England prime minister links Islamabad to 'export of terror' as he travels to India to foster new economic ties with the former British colony.
Cameron defends critique of Pakistan
MUMBAI // On the final day of a tour of India that was devoted largely to deepening UK-India economic ties, the British Prime Minister David Cameron was mired in controversy over his comments criticising Pakistan. On Wednesday, in Bangalore, Mr Cameron warned Pakistan against promoting the "export of terror, whether to India ... Afghanistan or anywhere else in the world".
His statement ignited a diplomatic row with Islamabad, a crucial Nato ally on the war in Afghanistan. "A bilateral visit aimed at attracting business could have been conducted without damaging the prospects of regional peace," Wajid Shamsul Hasan, Pakistan's high commissioner in Britain, wrote in The Guardian. Yesterday Mr Cameron defended his statements, saying he was only speaking his mind and did not intend to damage relations with Islamabad.
"I think it's important to speak frankly and clearly about these issues. I have always done that in the past and will do so in the future," he said. The diplomatic row aside, the purpose of Mr Cameron's two-day trip to India was aimed at cultivating new economic ties with its former colony and rising regional power to boost Britain's recession-wracked economy. Mr Cameron arrived in India on Wednesday with a large delegation of cabinet ministers and businessmen.
Britain faces its biggest budget deficit since the Second World War, prompting the government to axe public spending which has led to the loss of hundreds of thousands of jobs. With its traditional economic partners, the US and the EU, also caught in deep economic turmoil, Britain aims to build a "special relationship" with India, a rapidly growing Asian economy. "In the US, they used to say, 'Go West, young man' to find opportunity and fortune," Mr Cameron wrote in a column in The Hindu, an English-language daily. "For today's entrepreneurs, the real promise is in the East."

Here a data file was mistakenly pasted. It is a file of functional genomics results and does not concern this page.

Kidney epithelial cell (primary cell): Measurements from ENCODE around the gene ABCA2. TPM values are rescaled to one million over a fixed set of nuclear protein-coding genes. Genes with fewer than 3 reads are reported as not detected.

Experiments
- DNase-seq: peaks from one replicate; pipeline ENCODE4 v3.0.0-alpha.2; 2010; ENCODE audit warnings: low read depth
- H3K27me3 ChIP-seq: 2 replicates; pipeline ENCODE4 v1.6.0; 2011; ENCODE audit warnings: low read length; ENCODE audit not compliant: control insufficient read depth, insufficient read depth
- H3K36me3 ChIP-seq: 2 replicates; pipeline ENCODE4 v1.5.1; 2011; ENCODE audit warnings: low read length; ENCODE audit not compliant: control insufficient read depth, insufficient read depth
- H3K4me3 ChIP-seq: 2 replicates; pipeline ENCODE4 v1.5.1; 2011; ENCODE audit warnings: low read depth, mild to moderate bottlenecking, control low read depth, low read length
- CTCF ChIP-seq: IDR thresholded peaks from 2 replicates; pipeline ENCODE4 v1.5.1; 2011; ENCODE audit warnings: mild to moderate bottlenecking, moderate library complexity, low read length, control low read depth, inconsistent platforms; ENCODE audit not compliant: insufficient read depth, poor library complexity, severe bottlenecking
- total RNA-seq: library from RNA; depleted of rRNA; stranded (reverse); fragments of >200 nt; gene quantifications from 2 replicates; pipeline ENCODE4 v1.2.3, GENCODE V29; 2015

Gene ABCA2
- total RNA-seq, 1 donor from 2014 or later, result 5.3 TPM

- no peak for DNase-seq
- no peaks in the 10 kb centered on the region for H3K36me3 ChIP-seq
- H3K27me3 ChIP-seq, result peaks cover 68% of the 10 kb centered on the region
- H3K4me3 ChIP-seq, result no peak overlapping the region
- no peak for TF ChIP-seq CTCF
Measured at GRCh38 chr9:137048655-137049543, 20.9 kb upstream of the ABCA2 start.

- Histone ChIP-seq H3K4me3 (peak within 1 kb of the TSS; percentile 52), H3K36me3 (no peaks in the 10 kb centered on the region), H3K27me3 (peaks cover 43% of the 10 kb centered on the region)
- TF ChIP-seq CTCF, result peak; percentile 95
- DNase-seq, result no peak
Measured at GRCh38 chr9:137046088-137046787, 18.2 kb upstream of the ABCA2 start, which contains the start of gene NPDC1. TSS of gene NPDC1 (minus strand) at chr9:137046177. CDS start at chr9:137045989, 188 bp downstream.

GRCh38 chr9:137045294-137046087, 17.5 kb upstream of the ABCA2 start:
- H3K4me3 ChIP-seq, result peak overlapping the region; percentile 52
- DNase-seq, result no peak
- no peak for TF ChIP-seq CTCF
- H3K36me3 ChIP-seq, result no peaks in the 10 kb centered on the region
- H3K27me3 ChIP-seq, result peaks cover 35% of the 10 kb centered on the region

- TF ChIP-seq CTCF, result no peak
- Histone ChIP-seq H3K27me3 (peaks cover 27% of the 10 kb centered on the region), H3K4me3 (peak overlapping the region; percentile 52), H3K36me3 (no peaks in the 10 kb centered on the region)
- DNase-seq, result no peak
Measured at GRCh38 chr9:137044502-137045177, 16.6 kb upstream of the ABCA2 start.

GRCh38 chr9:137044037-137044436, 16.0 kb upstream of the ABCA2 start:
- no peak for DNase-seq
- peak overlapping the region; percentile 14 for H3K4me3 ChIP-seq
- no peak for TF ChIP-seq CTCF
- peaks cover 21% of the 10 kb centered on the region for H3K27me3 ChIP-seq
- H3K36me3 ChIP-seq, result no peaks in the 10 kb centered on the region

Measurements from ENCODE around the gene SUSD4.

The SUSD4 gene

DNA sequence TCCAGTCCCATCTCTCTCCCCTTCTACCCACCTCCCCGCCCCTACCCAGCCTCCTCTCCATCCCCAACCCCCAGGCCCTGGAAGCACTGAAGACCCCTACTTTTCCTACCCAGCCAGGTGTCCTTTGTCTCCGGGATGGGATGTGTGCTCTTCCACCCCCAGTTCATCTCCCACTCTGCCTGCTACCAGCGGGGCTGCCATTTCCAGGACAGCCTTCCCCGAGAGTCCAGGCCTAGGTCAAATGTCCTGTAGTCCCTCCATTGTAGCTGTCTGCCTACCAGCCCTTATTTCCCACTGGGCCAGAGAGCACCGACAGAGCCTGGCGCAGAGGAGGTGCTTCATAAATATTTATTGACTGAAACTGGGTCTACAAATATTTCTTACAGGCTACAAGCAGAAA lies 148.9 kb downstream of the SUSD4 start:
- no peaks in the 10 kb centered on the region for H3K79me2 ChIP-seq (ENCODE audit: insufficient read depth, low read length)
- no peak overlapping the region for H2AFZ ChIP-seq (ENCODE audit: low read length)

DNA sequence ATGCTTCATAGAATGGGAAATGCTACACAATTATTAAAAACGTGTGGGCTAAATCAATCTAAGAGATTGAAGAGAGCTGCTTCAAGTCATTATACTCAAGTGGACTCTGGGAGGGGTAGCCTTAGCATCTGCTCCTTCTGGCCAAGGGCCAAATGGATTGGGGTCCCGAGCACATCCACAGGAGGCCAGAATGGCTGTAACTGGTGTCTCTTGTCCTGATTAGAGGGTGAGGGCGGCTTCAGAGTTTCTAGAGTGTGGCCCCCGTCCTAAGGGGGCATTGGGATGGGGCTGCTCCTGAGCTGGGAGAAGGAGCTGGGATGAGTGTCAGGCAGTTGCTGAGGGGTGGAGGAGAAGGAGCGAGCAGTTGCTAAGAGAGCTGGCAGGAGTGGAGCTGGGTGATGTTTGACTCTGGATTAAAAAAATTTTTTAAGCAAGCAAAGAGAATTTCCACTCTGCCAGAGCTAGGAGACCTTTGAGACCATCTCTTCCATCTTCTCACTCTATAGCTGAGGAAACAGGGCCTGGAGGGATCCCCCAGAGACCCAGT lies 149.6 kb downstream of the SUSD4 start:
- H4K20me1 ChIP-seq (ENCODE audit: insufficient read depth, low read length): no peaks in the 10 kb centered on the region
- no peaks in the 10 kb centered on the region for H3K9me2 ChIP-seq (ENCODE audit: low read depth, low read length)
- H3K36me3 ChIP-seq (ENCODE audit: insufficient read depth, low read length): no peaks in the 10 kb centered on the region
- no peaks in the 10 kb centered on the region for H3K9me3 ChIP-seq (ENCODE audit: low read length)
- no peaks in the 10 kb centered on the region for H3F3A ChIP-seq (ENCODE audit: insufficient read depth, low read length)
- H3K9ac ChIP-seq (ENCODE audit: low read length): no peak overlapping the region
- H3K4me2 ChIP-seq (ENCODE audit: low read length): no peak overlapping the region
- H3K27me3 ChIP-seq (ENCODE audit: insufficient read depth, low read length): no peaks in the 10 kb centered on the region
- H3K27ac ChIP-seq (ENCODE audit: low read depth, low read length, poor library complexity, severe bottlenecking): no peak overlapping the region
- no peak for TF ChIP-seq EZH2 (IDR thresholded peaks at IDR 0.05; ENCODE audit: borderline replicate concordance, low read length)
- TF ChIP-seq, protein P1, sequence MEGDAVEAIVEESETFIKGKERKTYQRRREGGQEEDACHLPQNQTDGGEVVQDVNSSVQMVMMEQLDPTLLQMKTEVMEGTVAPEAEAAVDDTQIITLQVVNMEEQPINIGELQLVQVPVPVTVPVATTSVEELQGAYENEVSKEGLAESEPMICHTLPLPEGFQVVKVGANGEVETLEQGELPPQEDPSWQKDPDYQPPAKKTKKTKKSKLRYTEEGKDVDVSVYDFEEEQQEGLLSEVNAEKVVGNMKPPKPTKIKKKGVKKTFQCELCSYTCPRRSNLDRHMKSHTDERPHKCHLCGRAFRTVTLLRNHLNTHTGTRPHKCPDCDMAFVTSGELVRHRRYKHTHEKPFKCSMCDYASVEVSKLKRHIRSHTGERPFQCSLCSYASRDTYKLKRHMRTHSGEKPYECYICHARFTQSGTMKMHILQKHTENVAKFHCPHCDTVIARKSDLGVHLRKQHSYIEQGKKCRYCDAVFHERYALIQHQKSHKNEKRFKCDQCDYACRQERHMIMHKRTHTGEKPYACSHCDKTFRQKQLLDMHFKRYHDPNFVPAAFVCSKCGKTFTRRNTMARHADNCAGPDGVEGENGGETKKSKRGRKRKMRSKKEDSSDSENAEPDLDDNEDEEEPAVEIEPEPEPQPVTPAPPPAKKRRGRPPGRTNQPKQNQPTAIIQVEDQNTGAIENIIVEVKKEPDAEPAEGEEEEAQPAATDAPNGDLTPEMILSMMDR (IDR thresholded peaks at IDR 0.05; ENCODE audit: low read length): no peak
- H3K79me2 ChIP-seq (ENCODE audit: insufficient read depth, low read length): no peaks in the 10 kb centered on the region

"The aim of his visit was to use India's economic dynamism to help Britain's status as a major global economy," said Harsh Pant, a professor in the department of defence studies at King's College in London. "As the centre of gravity of global economics and politics shifts to the Asia-Pacific region, Britain is looking to build relations with emerging powers [there]. In a strange way, Britain today needs India more than India needs Britain."
The highlight of Mr Cameron's trip was the US$1.1 billion (Dh4bn) deal BAE Systems, Europe's biggest defence contractor, and engine maker Rolls-Royce signed with an Indian government-owned firm to deliver Hawk advanced trainer jets to India. Mr Cameron made it clear that Britain was eager to tap into India's multibillion-dollar defence market. India's Tata Group, which employs 47,000 people in Britain, is the single largest manufacturing employer in the country. Tata Steel purchased British steel company Corus for $13 billion (Dh48 billion) in 2007, India's biggest overseas acquisition. Mr Cameron stressed the need for more Indian companies to set up shop in Britain.
India's growing population is also a lucrative market for British companies such as cellular giant Vodafone, which has more than 100 million customers in India. Britain also announced that it would, just like the US, permit the export of nuclear technology to India for civilian purposes. This would enable British companies to exploit India's lucrative $175 billion (Dh643 billion) nuclear market. Along with economic ties, Mr Cameron's trip also focused on overlapping foreign policy interests between the two country.
"For all the talk of 'decline' in London, Britain would want to keep punching well above its weight in world affairs," said C Raja Mohan, a New Delhi-based foreign affairs commentator. "A strong partnership with India should help Britain prolong its place at the global high table." After India sought independence from Britain in 1947, the two countries drifted apart. India's proximity to the former Soviet Union during the Cold War did not go down well with Britain. Likewise, Britain's tilt towards India's nuclear, Pakistan, over the historic dispute of Kashmir was perceived as "meddling" by India, observers say.
"If Cameron can bury the ghost of Kashmir, once and for all, he will remove an important source of lingering Indian distrust of Britain," said Mr Mohan. Mr Cameron categorically ruled out any role that Britain could play as a mediator, a stand that marks a radical departure from the policies of his predecessor, Gordon Brown. "In many ways this visit will be a watershed in Indo-British ties as it addresses India's fundamental problems with the traditional British approach towards the sub-continent," said Mr Pant.